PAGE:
Set up logging in a Java webapplication

There’s a lot of sources on the net for configuring and using the different logging frameworks in Java, so i’m just going to show you how you can use an listener for initializing a Log4J configuration in an Web application.

Put the listener-init in your web.xml


The listener (also using Apache Commons ConfigurationUtils)

public class Log4jConfigListener implements ServletContextListener {

    public void contextInitialized(ServletContextEvent sce) {
        URL configUrl = null;

        ServletContext servletContext = sce.getServletContext();
        String log4jConfigName = servletContext.getInitParameter("log4jConfigLocation");

        // Try to locate file in classpath
        configUrl = ConfigurationUtils.locate(log4jConfigName);

        if (configUrl != null) {
            //if the location is other than the root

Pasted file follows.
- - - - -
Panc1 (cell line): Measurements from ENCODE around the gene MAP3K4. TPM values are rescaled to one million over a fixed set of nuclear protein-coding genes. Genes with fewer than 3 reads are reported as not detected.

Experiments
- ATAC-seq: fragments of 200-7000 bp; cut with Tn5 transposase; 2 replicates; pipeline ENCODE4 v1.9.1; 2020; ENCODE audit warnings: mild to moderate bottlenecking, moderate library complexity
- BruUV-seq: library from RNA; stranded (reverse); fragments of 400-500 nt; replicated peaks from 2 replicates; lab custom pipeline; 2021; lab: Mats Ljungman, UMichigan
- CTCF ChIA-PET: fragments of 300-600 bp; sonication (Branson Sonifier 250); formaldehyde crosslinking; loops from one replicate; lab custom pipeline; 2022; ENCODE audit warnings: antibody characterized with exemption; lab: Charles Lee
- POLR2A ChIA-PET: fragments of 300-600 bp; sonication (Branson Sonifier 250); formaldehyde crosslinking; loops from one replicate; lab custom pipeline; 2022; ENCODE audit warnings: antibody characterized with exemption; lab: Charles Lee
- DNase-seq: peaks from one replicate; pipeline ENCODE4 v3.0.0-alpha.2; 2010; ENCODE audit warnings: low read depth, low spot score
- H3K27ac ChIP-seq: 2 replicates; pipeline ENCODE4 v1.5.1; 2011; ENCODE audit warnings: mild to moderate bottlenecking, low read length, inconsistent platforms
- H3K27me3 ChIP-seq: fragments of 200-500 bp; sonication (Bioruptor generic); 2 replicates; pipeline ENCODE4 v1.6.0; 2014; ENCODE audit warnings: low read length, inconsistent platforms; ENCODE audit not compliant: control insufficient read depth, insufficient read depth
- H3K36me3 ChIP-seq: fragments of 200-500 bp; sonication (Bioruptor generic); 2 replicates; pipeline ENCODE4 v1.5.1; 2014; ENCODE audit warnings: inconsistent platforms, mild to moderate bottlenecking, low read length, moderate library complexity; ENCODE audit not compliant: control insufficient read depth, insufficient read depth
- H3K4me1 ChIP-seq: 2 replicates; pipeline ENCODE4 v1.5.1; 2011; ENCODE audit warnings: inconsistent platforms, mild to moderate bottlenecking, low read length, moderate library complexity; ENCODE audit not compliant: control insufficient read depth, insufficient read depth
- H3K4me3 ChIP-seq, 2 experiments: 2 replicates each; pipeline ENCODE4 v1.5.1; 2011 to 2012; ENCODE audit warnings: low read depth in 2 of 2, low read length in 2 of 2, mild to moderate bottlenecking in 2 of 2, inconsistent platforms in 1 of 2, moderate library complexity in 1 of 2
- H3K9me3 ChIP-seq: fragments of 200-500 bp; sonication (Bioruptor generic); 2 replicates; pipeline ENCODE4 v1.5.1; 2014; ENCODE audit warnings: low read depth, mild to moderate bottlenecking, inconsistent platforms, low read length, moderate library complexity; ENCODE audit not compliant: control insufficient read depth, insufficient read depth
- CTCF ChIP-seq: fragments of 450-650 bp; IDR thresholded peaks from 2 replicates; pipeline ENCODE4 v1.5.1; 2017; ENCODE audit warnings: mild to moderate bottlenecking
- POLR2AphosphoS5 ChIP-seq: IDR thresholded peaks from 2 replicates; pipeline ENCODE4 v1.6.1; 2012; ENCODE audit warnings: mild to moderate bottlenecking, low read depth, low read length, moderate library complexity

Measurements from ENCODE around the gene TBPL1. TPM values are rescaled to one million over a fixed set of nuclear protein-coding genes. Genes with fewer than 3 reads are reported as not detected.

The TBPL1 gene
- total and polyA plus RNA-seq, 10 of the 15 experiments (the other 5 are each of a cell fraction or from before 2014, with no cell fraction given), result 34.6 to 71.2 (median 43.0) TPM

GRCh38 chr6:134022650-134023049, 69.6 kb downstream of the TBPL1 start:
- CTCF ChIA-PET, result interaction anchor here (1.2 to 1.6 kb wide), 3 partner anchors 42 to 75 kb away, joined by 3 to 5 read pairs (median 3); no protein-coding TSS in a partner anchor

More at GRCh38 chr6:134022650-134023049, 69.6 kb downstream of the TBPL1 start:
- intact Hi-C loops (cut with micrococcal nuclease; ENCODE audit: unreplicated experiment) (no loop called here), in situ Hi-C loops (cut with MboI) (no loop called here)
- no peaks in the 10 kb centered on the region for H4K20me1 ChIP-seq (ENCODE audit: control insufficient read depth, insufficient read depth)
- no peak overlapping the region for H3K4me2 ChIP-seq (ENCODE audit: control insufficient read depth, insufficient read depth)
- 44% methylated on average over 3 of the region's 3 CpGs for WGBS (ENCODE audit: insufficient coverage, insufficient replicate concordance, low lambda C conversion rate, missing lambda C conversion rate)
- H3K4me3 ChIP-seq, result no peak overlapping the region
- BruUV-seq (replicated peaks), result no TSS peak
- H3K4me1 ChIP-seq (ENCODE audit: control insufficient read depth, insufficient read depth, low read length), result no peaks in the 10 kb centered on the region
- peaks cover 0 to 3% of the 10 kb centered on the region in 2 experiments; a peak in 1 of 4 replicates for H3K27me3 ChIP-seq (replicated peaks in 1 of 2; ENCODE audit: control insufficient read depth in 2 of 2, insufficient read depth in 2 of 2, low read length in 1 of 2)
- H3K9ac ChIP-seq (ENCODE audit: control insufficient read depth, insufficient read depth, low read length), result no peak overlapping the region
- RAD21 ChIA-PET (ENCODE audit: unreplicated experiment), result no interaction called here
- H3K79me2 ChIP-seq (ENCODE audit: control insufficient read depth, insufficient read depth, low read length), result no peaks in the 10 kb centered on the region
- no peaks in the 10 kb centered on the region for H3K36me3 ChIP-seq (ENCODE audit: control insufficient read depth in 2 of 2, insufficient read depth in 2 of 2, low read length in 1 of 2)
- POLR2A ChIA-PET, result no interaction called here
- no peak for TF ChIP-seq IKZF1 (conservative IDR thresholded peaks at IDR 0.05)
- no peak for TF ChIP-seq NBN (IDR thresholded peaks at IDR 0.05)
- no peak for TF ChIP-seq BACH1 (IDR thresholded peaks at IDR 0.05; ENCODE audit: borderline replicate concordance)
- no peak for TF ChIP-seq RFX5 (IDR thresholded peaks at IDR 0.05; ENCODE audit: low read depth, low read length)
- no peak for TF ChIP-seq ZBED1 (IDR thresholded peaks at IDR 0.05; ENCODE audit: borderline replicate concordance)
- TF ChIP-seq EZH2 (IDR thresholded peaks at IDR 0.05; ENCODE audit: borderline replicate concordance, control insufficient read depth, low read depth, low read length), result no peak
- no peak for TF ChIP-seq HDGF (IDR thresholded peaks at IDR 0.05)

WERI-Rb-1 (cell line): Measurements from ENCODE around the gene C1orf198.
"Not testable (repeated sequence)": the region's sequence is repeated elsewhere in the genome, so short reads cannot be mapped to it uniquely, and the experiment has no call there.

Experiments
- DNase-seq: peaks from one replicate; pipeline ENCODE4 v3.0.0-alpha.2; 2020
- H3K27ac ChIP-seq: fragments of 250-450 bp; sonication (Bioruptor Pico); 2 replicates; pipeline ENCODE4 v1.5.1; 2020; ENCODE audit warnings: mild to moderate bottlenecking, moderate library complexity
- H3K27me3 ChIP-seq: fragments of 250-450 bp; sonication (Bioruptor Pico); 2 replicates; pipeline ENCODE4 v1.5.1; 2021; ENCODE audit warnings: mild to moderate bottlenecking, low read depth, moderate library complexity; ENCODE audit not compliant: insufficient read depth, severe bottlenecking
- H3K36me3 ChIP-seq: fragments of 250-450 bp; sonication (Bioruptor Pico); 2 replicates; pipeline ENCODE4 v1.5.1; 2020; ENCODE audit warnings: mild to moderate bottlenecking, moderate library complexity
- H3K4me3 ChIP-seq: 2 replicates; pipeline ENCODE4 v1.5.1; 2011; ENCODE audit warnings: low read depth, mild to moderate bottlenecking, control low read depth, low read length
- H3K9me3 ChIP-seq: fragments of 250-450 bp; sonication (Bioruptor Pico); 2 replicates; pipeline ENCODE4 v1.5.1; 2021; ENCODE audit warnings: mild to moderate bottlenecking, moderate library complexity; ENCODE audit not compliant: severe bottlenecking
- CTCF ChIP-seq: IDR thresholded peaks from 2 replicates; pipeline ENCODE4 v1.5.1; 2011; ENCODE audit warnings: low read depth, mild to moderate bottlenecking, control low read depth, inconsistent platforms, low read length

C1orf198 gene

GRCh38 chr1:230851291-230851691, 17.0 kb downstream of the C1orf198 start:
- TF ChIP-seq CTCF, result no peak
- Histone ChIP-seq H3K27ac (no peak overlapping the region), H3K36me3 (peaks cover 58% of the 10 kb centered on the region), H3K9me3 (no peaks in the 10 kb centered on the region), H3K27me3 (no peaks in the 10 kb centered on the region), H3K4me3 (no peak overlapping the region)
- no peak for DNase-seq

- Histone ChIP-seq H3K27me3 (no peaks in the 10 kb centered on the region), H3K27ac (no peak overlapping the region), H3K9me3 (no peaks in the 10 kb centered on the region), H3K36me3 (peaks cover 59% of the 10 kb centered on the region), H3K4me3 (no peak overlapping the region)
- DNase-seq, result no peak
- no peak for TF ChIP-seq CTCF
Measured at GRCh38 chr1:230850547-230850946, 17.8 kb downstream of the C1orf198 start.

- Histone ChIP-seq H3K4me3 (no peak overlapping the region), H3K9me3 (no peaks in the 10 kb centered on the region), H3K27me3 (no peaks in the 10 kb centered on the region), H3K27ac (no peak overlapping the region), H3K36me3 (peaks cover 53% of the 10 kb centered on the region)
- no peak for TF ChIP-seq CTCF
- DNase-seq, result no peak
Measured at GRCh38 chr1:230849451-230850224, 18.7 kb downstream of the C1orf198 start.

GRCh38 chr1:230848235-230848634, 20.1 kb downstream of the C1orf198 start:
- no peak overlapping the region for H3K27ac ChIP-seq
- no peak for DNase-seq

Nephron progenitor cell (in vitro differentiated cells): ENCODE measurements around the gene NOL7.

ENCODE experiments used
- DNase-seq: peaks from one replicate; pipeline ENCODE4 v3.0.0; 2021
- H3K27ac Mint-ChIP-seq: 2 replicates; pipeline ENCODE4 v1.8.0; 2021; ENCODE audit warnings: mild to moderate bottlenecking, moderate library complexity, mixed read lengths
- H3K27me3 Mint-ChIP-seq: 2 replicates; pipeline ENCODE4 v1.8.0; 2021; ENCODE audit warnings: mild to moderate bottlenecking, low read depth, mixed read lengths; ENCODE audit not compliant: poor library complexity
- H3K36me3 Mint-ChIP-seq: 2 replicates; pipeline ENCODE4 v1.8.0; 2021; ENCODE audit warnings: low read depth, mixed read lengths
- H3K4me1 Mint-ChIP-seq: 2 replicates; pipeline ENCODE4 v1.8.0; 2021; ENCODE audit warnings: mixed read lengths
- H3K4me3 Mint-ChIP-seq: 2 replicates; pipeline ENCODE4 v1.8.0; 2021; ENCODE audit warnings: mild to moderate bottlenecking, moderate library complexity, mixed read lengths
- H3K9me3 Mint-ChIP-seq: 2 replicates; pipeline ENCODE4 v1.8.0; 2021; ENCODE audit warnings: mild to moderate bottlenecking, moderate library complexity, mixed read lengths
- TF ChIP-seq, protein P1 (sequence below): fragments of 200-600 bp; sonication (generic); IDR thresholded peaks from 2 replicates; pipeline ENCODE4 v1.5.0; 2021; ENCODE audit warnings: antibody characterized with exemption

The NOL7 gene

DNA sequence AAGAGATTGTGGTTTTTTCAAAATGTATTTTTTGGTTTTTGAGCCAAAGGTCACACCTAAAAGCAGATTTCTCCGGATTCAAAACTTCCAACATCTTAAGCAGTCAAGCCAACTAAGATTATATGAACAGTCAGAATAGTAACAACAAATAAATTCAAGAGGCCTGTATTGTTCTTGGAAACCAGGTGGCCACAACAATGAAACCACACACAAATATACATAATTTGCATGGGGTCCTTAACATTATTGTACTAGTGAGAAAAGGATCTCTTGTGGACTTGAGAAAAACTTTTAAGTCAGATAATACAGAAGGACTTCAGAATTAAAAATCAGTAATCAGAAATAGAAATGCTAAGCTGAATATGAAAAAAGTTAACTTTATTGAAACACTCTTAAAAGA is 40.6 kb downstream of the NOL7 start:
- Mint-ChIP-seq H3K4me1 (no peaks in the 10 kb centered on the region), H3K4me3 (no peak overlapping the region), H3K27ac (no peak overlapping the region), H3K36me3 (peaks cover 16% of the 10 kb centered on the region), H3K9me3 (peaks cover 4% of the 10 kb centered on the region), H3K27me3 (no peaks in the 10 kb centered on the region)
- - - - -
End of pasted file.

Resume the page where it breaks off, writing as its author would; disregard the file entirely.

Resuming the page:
public void contextDestroyed(ServletContextEvent sce) {
        //cleanup or be forever silent

and that should be it!

Some other things of usage when logging:

  • If you run with ”-Dlog4j.debug” then log4j will print out info to standard output telling how it is trying to configure itself. Looking through that will tell you where it is looking for the config file.
  • And Please, do use SLF4J even if you use Log4J (or another logging framwork) for your logging. It’s a drop-in replacement for many logging frameworks with too many benefits to write about here.
  • Static or new instance’s for your loggers? The pattern for getting a logger is usually like this:
package some.package;
import org.slf4j.Logger;
import org.slf4j.LoggerFactory;

public class MyClass {
       final (static) Logger logger = LoggerFactory.getLogger(MyClass.class);
... etc

but some argue that you should make new instances. SLF4J has an little interesting read, and recommends static.

Oh, BTW, here’s an alternative way to do the same as in this post, but without a listener.